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Two teenage Russian boys have their father return home suddenly after being absent for 12 years. The father takes the boys on a holiday to a remote island on a lake in the north of Russia that turns into a test of manhood of almost mythic proportions. Written by
Sujit R. Varma
In the 63 minute featurette, "The Return: a film about the film", on the October 19, 2004, Kino International region 1 DVD of the 2003 film 'The Return', the English subtitles show filmmakers often referred to actor Vladimir Garin who portrayed Andrei (or Andrey) as "Volodya", a nickname diminutive of Vladimir, and often referred to actor Ivan Dobronravov who portrayed Ivan as "Vanya", a nickname diminutive of Ivan. See more »
On the island, Ivan bandages his hand after it gets injured. In the next shot, the bandage is on his other hand. See more »
[on-screen caption: Sunday]
[boy falls in the water, then floats up]
Jump as we agreed! Who climbs down the ladder is a cowardly wanker.
[swims to the shore]
Boy on Tower:
Go on, Vityok. You're next.
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During the end credits, there are still photos. See more »
This film's power is revealed in the contrast between the events as they play out and the questions generated by the enigmatic final moments. It worked firstly as a mysterious, psychological drama, but once the film had ended, it fit the definition of the term allegory perfectly.
"The Return" makes a compelling case in favor of a poetically complex narrative over the expectations of 'The Hollywood Ending', where life eventually makes some kind of sense. The absence of a father can create a psychological 'presence' for the family, both seen and felt in the emotional interaction of the children. This complex, yet all too human condition is played out here, not as a narrative sleight of hand (The Sixth Sense) but rather as film poetry. Life's hardest truths sit like a stone in the mouth and won't be broken down easily. The characters in this film seem to be struggling with the absence of their father, but doing so with him present.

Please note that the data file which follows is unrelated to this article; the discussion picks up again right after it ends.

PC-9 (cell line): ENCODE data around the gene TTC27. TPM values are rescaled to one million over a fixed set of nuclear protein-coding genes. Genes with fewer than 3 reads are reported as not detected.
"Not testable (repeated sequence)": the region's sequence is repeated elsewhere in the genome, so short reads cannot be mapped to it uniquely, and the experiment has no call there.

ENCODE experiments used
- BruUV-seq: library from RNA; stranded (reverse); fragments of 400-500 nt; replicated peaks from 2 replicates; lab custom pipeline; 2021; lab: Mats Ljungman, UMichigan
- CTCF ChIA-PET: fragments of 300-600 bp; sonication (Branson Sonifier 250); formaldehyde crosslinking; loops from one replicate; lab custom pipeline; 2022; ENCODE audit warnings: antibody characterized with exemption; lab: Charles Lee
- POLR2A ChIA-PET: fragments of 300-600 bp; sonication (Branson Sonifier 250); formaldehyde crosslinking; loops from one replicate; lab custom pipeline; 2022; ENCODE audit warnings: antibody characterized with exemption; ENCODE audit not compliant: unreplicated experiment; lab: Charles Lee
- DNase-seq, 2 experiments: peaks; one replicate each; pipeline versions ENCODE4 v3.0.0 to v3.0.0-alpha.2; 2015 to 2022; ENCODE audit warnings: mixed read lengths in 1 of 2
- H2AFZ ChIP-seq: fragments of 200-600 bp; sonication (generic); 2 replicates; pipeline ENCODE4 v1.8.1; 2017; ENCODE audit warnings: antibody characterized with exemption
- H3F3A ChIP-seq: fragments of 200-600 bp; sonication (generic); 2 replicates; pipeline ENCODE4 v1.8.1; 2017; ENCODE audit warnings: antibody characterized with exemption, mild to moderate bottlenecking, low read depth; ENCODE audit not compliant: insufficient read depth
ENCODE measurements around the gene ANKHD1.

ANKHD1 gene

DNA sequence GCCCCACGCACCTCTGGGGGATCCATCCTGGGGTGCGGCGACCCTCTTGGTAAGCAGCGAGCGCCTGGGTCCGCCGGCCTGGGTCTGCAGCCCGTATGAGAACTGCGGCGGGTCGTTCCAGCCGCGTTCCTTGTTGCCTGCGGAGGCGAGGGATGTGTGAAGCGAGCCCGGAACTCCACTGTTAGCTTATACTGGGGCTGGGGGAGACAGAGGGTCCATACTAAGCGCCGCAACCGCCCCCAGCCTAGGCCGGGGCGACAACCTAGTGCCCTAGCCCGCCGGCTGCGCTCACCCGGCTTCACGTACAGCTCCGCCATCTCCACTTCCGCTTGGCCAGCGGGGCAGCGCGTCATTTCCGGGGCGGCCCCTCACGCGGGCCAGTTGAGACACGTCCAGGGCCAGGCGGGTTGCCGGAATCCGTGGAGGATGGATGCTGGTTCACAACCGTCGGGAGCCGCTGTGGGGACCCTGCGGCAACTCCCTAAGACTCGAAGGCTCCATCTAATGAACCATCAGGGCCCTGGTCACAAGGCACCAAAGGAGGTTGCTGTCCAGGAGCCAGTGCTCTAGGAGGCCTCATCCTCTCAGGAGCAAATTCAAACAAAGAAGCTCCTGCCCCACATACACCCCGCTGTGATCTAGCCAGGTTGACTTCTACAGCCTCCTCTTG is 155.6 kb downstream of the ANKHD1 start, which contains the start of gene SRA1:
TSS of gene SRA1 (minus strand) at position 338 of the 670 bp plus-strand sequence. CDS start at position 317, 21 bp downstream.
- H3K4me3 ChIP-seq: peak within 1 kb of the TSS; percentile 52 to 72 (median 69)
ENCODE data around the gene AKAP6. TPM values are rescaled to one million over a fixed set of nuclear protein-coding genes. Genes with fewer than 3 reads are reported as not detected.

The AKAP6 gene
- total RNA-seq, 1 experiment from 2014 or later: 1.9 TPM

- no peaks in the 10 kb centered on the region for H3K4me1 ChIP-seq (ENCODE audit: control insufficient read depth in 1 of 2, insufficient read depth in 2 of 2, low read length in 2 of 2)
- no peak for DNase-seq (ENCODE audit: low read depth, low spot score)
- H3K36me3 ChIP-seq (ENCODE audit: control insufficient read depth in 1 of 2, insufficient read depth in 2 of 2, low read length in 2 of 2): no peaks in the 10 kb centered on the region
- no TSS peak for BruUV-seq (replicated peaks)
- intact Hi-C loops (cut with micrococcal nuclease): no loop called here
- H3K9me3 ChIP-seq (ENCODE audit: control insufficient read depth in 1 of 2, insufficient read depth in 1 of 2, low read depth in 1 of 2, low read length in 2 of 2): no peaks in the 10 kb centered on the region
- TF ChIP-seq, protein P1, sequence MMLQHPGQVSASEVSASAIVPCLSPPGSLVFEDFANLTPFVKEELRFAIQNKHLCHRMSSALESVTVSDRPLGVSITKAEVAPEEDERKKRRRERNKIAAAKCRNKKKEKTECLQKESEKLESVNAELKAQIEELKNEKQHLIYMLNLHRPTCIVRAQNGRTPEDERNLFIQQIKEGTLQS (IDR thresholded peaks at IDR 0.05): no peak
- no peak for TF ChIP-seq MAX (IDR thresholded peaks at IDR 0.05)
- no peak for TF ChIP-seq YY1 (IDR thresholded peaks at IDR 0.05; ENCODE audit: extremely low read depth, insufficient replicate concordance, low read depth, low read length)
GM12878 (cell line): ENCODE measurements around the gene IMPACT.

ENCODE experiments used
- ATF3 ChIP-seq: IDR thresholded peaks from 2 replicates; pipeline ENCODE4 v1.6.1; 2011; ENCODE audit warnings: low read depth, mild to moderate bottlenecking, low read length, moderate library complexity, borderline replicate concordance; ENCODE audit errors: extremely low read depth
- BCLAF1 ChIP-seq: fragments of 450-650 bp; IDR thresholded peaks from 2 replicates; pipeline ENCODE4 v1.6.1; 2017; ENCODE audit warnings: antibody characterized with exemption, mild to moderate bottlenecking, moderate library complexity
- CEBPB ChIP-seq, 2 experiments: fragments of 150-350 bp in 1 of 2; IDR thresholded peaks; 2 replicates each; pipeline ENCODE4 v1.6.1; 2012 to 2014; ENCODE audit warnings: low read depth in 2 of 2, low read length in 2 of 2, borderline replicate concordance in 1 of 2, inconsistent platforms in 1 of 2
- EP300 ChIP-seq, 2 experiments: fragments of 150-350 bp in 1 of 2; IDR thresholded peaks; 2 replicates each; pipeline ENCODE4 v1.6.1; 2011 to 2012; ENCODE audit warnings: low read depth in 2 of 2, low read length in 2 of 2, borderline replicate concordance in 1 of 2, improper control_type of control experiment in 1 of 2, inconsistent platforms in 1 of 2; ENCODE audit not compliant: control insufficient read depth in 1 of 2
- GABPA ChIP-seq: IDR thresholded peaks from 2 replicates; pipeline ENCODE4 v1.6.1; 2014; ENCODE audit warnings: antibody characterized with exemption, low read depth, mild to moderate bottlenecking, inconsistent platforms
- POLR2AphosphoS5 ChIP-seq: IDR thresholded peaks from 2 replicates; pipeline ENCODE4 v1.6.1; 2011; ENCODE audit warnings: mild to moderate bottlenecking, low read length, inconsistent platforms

Visual cues which seem to lead to a metaphorical reading of what's happening are scattered throughout the film. For example, when the the boys see their sleeping father for the first time, he's viewed as Andrea Mantegna's "Dead Christ". The boys dash upstairs immediately afterwords to see if he looks like their father from an old photo. It seems that it's been loosely placed in an old book of engravings - on the page where the angel stays Abraham's hand before he sacrifices his son. Then there is the repeated image of the tower, seeming to both foreshadow and justify a fear of death for the youngest brother. And the mysterious journey to an island, the significance of which changes them all. These don't appear as kitsch cues (as in, "this image stands for this specific idea.") but appear as symbols whose meaning is more poetic than literal. They're tied to the story and can't be extracted. In true Tarkovskian form the filmmaker has bled his symbols of universal references and made them about the characters.
And there's the profoundly enigmatic manner of the father, existing for the two brothers in terms of curt preoccupation, edicts, veiled threats, detachment and blunt instruction. He could very well not be there. This causes both boys to respond to him with a mix of outrage, incredulity and bitterness.
Its a rare film, well worth seeing, if for no other reason than to marvel at the elegiac force of the story, the photography and at the performances that the director managed to coax from his actors. Both the boys in particular are astonishingly subtle. Highly recommended.
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